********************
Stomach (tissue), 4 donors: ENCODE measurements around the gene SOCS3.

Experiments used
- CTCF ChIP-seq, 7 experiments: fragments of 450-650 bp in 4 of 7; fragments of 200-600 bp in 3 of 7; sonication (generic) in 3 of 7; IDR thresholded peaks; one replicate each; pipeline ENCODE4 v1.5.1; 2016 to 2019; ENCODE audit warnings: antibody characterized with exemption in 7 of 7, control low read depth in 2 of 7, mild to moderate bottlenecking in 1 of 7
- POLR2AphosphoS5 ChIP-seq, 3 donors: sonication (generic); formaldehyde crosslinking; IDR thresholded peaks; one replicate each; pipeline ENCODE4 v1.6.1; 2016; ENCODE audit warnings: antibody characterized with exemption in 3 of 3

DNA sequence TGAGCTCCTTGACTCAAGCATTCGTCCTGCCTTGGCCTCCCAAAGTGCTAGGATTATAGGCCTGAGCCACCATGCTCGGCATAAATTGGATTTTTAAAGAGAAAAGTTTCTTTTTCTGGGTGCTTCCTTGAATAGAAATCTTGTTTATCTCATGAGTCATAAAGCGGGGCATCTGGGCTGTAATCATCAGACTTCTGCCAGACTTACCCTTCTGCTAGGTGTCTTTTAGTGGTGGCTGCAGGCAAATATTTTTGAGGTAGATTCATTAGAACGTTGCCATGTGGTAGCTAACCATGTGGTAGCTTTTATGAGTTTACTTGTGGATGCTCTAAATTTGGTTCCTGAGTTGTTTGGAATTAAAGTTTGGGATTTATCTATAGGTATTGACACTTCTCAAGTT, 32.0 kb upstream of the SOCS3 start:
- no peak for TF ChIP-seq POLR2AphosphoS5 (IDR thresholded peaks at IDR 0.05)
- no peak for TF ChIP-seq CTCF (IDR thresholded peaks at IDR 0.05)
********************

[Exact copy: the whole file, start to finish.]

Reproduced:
Stomach (tissue), 4 donors: ENCODE measurements around the gene SOCS3.

Experiments used
- CTCF ChIP-seq, 7 experiments: fragments of 450-650 bp in 4 of 7; fragments of 200-600 bp in 3 of 7; sonication (generic) in 3 of 7; IDR thresholded peaks; one replicate each; pipeline ENCODE4 v1.5.1; 2016 to 2019; ENCODE audit warnings: antibody characterized with exemption in 7 of 7, control low read depth in 2 of 7, mild to moderate bottlenecking in 1 of 7
- POLR2AphosphoS5 ChIP-seq, 3 donors: sonication (generic); formaldehyde crosslinking; IDR thresholded peaks; one replicate each; pipeline ENCODE4 v1.6.1; 2016; ENCODE audit warnings: antibody characterized with exemption in 3 of 3

DNA sequence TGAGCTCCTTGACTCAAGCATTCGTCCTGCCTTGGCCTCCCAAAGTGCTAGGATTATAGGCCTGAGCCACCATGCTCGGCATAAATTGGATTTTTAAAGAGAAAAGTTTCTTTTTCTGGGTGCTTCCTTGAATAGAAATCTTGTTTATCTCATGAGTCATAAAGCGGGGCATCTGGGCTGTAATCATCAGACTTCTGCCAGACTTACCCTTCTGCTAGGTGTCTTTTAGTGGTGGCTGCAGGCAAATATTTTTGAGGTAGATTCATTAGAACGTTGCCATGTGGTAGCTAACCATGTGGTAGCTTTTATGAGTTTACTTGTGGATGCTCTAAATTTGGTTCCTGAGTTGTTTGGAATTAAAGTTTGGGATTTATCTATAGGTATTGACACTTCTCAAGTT, 32.0 kb upstream of the SOCS3 start:
- no peak for TF ChIP-seq POLR2AphosphoS5 (IDR thresholded peaks at IDR 0.05)
- no peak for TF ChIP-seq CTCF (IDR thresholded peaks at IDR 0.05)